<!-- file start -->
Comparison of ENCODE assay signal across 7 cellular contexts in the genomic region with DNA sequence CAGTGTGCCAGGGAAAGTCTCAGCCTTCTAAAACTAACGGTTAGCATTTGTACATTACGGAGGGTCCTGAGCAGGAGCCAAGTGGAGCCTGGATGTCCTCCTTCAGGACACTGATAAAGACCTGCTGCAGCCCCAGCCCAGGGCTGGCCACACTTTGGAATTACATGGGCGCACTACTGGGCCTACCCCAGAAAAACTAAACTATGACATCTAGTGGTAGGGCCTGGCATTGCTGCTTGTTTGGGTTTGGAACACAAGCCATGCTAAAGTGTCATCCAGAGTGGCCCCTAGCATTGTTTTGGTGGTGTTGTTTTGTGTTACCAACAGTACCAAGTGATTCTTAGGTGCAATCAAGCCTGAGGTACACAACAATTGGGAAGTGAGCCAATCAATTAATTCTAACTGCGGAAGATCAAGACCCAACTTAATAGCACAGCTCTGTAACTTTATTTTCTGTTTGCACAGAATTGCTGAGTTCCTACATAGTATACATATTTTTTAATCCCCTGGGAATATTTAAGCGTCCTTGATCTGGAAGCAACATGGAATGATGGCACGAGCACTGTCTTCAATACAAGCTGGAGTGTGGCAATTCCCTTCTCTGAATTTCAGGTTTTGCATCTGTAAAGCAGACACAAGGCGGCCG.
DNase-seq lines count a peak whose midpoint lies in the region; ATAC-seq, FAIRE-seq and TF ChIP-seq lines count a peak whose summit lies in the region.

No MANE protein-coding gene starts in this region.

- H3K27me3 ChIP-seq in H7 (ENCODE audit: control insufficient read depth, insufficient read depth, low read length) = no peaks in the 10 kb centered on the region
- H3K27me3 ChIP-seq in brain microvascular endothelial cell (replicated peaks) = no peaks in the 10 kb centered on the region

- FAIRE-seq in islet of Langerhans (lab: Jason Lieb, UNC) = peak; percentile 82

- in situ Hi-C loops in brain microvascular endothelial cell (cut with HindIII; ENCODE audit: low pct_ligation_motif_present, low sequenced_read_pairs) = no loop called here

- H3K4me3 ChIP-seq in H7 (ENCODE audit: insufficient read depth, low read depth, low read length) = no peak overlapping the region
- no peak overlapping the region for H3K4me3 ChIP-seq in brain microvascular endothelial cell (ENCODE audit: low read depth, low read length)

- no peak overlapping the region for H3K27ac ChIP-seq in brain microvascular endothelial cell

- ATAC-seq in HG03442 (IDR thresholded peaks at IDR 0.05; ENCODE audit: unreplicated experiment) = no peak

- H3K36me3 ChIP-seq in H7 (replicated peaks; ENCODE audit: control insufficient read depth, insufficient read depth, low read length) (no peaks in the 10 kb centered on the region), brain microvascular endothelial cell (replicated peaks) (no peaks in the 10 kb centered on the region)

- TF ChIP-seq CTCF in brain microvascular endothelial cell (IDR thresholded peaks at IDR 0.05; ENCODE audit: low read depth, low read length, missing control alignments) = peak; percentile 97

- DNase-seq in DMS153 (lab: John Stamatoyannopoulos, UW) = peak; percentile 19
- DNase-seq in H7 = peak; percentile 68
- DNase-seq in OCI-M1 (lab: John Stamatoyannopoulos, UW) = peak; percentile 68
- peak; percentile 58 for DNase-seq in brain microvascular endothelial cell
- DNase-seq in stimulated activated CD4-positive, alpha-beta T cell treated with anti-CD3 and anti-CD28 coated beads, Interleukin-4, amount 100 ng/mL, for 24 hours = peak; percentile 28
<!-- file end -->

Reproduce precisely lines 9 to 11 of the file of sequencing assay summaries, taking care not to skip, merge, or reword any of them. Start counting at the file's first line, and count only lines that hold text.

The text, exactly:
- no peak overlapping the region for H3K4me3 ChIP-seq in brain microvascular endothelial cell (ENCODE audit: low read depth, low read length)

- no peak overlapping the region for H3K27ac ChIP-seq in brain microvascular endothelial cell

- ATAC-seq in HG03442 (IDR thresholded peaks at IDR 0.05; ENCODE audit: unreplicated experiment) = no peak